Armed conflict in Sudan 2023

Soldiers stand in front of the Sudanese flag. The background shows mountains at sunset and a line of refugees walking.
Better World Info | Mei Lau

➡️ Sudan Civil War 2023 – The Forgotten Conflict

The conflict in Sudan stems from ethnic tensions, economic disparities, and many years of political instability. The civil war is now entering its second year as the two warring factions remain locked in a power struggle which has led to the death of 15,000 people.

The war has triggered the largest displacement crisis ever witnessed, and crippling food insecurity has led to the world's largest hunger crisis. Discover over 2,000 resources in our guide to the unrelenting ➡️ conflict in Sudan.

As the world's attention is diverted to other crisis regions such as Ukraine and Gaza, we must push for humanitarian aid, peaceful solutions, and an end to impunity for the serious human rights atrocities and ethnic cleansing taking place in Sudan.

As the violence over leadership between the Sudanese Armed Forces (SAF) and the Rapid Support Forces (RSF) escalates, the implications for Sudan's seven bordering countries heightens. In this fragile region of the world, the influx of more than 2 million externally displaced refugees is placing an enormous strain on scarce resources and the danger of the conflict spreading is deeply concerning.

Follow all developments with our timeline of the conflict, and stay informed with our guides to key background information such as the nonviolent 2019 People’s Revolution, the 2021 army coup and the resulting power-sharing agreement.


Map of the Sudan War showing the areas which are controlled by Sudanese Armed Forces and Rapid Support Forces
ElijahPepe | CC BY-SA 4.0

What are the Root Causes of Fighting in Sudan?

Fighting began between the rival factions in April 2023 as the SAF led by General Abdel Fattah al-Burhan, and the powerful paramilitary group RSF led by Mohamed Hamdan Dagalo fought over control of the state and its valuable resources.

Since gaining independence in 1956, Sudan has experienced three civil wars spanning over 40 years. Sudan is the largest country in Africa, it is geographically positioned between some of the world's most volatile regions, and there is a stark economic divide between the wealthy Arab and Muslim northern region, and the less developed majority Chrisitian southern region. Internal conflicts have plagued the nation for decades.

Famine and human rights atrocities have been well documented in the country and unfortunately did not cease after the 2011 separation of states to create the Republic of South Sudan. Sudan's second civil war which led to this divide killed 2 million people.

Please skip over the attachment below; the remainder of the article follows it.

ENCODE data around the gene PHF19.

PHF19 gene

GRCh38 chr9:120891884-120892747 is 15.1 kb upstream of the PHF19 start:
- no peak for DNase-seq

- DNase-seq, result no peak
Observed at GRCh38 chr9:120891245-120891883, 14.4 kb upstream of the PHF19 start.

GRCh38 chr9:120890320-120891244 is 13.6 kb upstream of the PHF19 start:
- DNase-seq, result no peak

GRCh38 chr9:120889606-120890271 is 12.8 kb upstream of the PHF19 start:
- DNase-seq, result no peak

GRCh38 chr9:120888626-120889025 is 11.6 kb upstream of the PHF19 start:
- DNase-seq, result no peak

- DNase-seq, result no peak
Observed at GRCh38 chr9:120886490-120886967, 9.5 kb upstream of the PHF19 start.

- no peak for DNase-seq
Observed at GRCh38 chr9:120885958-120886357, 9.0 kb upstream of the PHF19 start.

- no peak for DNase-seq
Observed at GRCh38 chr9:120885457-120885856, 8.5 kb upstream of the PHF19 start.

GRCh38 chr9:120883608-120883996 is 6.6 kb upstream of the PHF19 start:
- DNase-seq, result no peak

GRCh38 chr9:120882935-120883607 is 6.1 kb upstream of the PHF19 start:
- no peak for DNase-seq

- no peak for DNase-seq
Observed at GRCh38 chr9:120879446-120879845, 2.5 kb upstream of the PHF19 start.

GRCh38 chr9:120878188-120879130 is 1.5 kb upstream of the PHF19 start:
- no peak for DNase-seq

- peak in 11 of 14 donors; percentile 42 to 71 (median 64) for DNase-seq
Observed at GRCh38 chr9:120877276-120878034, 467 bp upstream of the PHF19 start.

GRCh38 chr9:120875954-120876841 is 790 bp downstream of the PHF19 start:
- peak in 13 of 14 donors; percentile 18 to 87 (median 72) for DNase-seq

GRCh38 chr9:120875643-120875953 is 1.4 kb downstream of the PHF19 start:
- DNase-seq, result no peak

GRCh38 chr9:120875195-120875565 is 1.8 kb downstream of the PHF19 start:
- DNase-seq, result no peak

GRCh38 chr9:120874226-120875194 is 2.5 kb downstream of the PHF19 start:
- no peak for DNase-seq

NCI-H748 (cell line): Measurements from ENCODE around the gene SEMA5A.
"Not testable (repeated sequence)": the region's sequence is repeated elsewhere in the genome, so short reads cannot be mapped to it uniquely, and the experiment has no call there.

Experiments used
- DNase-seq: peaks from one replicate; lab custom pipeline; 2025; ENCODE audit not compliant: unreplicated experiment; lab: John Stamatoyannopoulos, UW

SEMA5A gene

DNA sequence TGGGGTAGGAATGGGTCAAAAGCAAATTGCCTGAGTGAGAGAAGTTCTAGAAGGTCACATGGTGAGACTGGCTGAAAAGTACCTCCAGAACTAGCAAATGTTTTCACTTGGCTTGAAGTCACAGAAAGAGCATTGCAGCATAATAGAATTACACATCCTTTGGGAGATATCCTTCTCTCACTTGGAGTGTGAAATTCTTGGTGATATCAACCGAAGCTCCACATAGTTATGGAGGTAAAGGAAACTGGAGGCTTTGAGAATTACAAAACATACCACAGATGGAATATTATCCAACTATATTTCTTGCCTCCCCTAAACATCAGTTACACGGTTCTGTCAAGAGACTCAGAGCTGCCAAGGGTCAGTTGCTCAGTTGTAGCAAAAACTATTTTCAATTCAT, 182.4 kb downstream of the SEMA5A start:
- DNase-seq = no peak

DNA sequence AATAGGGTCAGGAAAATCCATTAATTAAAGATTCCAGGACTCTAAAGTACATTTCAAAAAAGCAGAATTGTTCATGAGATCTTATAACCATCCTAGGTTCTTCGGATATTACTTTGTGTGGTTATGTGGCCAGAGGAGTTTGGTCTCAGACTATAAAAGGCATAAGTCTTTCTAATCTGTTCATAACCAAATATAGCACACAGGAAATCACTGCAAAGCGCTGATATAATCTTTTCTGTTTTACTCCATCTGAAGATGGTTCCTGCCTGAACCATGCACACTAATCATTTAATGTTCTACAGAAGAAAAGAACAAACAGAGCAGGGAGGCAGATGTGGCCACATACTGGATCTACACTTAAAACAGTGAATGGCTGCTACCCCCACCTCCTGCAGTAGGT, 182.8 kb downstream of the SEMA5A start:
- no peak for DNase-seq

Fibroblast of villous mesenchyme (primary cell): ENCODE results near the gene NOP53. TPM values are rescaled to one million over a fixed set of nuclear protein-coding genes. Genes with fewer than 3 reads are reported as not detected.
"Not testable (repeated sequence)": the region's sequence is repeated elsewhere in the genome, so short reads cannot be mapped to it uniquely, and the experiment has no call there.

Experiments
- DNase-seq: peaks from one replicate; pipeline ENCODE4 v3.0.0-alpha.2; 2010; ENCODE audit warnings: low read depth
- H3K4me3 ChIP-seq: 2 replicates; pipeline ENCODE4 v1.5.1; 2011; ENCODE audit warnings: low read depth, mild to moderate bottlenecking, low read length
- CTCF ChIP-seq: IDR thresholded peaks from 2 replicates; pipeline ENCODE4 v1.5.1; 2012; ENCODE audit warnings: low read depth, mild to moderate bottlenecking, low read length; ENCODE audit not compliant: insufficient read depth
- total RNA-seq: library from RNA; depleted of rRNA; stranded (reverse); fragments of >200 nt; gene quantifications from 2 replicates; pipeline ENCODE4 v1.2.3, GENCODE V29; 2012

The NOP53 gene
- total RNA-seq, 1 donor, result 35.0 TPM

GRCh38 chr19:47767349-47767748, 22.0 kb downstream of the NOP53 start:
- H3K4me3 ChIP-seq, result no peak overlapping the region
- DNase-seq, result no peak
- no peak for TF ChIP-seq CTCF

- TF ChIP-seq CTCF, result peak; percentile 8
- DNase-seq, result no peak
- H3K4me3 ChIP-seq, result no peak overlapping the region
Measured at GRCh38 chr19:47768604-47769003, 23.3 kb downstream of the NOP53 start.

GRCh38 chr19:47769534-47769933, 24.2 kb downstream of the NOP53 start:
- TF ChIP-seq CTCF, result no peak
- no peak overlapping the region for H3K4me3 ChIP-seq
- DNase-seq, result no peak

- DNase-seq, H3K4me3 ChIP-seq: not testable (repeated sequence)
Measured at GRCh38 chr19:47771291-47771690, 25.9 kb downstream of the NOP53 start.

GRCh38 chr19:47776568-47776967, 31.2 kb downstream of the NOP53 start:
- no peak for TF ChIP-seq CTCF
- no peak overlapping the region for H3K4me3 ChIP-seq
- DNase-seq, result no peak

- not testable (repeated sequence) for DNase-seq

A sprawl of make shift tents has cropped up at Zam Zam Internally Displaced Persons (IDP) Camp, in El Fasher, North Darfur, as tens of thousands have sought protection there following fresh clashes between the Government of Sudan and rebel forces.
Flickr | United Nations Photo

Following a coup in 1989, oppressive dictator Omar al-Bashir led the country through the first civil war, the separation of states, and the 2003 Darfur war and genocide. He imposed strict Sharia law, introduced controversial morality police, and persecuted all other religious activity outside of Islam.

After 30 years of brutal rule, the Sudanese people rose up in the 2019 People’s Revolution where widespread protests demanded a return to democracy. The result was a army coup carried out jointly by the SAF and RSF.

The RSF are a powerful militia group formed during the Bashir era. They are responsible for brutal attacks carried out in the Darfur war, creating mass displacement, engaging in sexual violence, and other war crimes. They turned their backs on Bashir and worked alongside the SAF to create a new transitional government.

The Transistional Sovereignty Council created under Burhan and Hemedti focused on the improvement of Sudan’s dire economic situation and promoted the stabilisation of the country. However, with the constitution suspended, key international institutions including the World Bank and the International Monetary Fund paused their funding. The transition was riddled with controversy, violence, and the lack of civilian leadership was again met with large-scale protests.

A two-year transition deal to bring about civilian rule was then rejected by the Sudanese people due to the lack of accountability for the heinous actions of both military factions. A power struggle began to emerge between the two as violent disagreements and tensions stalled all transition efforts.

It came to head in April 2023 as SAF troops and RSF soldiers were deployed throughout Sudan. Foreign interference from the United Arab Emirates, the U.S., the Wagner group (Russia), and the UK have further exacerbated the situation. As the promise of a long-awaited democratic transition diminished, the UN envoy to Sudan was expelled from the country as all peace attempts collapsed.

Violent clashes continue to destroy the lives of civilians on top of the difficult challenges already facing Sudanese people including disease outbreaks, economic instability, and the effects of climate change. Current fighting began at a time when the country was already experiencing its highest levels of humanitarian need in a decade.


Refugees in Africa are driven out of their village. Many people walk away from a bus in the distance towards the camera. In the foreground there are 3 women one carrying a child wearing brightly coloured clothing.
Rawpixel | CC0 License

Sudan - One of the World's Worst Humanitarian Disasters

- 25 million people, half of the population are currently in need of humanitarian assistance and protection. The war has created extreme shortages of food, water, medicine, and fuel.

- 18 million people are facing food insecurity, 5 million at emergency levels.